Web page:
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Google Releases Chrome for Android or Should I say Chrome for the Galaxy Nexus?

08 February 20124 comments Android, inneractive, iPhone, Mobile Advertising, Mobile Industry

By: Hillel Fuld

It seems like it was just yesterday when we were talking about Google’s ongoing innovation and alleged lack of focus. Oh, wait.

Well, today’s news proves once again that the engineers over at Google believe sleep is for the weak.

Google released Chrome for Android. Of course, the new browser is in Beta, but initial reviews are in and they are great. Really great. Except, there is one slight problem.

As I was minding my own business browsing the What’s Hot section of Google+ earlier today, I stumbled upon the announcement that Chrome for Android is out. Well, what is a geek to do besides open up his Android Galaxy Tab and search for Chrome in the Android Market? And so I did.

Well, putting aside the fact that I was presented with many results that were clearly not what I was looking for, ¬†including themes, guides, and all sorts of other junk, the new Chrome browser was nowhere to be found. Well, of course it wasn’t. It is only available to devices running Ice Cream Sandwich, in selected countries, in selected languages. Wonderful…

Well, I am not going to discuss the much-talked-about Android fragmentation problem, I don’t have much to add to what has already been said. All I WILL say is this. While Android developers feel the pain caused by OS fragmentation, many Android fans have tried to convince me that it does not affect users. “No one cares if their phone is running Froyo, Gingerbread, Honeycomb, or Ice Cream Sandwich. That is geek talk only”.

Really? Well do you care when a new browser is released by Google that will significantly improve your Web-browsing experience but you can’t use it because your new shiny Android phone is running a version of Android that is two years old? Thought so…

Obviously, the new Chrome for Android will make its way to other devices in the coming weeks, but the fact that Google released a new browser to compete with its own Android browser, and it released it on one, maybe two devices (Nexus S also supports Ice Cream Sandwich), to very limited users, call me nuts, but I simply don’t get it.

Update: There are three Ice Cream Sandwich devices out there, or so I am told…

Anyway, watch Chrome for Android in action below.

Please share your thoughts in the comments or on Twitter, Google+, or Facebook where we are always listening.
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  1. Dan February 8, 2012

    Hillel – I think you really missed the mark on this one.

    First, there are more devices that the Nexus S and Galaxy Nexus running ICS – the Asus Transformer Prime for one with more coming down the pipe in coming weeks.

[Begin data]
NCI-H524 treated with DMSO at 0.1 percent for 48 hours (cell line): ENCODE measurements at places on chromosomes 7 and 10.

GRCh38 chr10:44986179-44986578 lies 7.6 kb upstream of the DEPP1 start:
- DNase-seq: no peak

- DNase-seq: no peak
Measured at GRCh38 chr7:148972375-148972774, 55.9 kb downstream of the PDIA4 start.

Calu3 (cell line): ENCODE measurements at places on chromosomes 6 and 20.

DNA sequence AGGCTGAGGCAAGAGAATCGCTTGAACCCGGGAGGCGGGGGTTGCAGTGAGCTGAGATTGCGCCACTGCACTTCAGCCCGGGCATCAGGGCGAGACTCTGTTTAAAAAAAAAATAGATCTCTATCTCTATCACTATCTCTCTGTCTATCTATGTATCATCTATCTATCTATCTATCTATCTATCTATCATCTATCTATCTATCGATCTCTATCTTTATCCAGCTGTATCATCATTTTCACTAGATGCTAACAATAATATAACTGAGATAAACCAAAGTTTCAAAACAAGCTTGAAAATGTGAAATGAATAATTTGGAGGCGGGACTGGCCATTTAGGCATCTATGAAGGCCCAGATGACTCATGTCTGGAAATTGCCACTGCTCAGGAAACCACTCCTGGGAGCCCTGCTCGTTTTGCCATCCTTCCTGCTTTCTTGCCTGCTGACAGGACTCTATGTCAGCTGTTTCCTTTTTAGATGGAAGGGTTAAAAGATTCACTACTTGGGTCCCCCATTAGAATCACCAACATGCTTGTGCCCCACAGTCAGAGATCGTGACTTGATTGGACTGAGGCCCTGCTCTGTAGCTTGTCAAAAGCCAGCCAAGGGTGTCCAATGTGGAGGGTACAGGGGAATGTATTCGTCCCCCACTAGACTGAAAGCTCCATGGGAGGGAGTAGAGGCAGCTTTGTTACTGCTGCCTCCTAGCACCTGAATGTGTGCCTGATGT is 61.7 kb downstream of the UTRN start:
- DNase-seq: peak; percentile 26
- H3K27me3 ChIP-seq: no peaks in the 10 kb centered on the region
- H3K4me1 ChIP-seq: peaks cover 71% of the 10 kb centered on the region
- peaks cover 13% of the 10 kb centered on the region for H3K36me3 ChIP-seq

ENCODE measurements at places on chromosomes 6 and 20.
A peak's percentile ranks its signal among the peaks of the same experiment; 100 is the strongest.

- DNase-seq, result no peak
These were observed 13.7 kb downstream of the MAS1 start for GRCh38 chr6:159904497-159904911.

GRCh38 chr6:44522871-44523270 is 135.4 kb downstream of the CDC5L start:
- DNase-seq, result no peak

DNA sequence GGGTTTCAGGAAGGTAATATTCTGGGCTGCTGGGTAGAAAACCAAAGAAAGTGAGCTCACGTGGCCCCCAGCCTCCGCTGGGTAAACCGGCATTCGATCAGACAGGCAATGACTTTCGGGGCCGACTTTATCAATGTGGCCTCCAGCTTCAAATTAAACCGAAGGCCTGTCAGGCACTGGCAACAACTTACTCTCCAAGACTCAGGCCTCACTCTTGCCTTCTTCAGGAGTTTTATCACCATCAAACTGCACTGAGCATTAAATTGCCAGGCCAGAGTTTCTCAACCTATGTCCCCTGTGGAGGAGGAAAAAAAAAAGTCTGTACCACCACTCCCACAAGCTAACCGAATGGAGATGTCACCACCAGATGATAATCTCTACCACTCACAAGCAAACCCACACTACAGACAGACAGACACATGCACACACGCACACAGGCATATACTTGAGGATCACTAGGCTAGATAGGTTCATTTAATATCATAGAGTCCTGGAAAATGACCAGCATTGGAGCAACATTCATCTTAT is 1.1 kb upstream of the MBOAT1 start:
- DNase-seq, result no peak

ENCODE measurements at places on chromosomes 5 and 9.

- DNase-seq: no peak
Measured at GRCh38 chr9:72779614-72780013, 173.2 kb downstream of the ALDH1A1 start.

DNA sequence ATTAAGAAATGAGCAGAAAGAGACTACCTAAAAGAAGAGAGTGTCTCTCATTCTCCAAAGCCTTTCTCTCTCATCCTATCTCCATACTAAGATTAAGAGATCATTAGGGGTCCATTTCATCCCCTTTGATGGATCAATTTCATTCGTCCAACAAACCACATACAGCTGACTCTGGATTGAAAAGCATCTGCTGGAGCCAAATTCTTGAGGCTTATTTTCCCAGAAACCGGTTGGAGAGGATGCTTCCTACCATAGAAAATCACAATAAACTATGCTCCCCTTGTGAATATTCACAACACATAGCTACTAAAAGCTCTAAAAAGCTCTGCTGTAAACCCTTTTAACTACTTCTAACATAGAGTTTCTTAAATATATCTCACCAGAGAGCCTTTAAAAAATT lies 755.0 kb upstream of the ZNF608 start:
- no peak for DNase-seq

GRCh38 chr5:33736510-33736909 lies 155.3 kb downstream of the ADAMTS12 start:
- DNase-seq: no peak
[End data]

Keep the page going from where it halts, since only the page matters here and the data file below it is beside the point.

Second, this is a beta. As a beta it makes sense to limit the release. Releasing first to ICS and then, after getting feedback (and presumably making U/I modifications because of the drastically different U/Is between 2.x and 4.x) it will roll out to 2.x and 3.x devices as well.

    Regarding the limited country distribution – BFD. Anyone who is into Android and has a device running ICS will be able to install it either by downloading the APK and side-loading it (I'm sure XDA has the file available for download already) or by using Market Enabler to spoof being in once of the countries that is included. Anyone who can't/won't do one of those isn't going to try it as a beta anyway.

    This is not a matter of fragmentation but of a progressive roll-out of a new application in a controlled manner.

    • hilzfuld February 8, 2012

      Thanks Dan, valid points you made but I do think seeing as so few users have access to ICS, Google could have at least rolled out Chrome to Gingerbread as well. Having said that, if there was no such thing as Android fragmentation, there would be no frustration right now among users trying to get access to Chrome.

      • Dan February 8, 2012

        Hillel, we both live on the bleeding edge and, Android fanboy that I am, I am somewhat frustrated that I'm unable to load it onto my device. However, as a developer I understand that advantages of a limited roll-out. I also think that one of the things that Google might be trying to accomplish here is user pressure on the phone manufacturers to ramp-up upgraded firmware to ICS.

        • hilzfuld February 8, 2012

          Yes, but had Android not been so "Open", that would not have been a problem either and we would all be using ICS.


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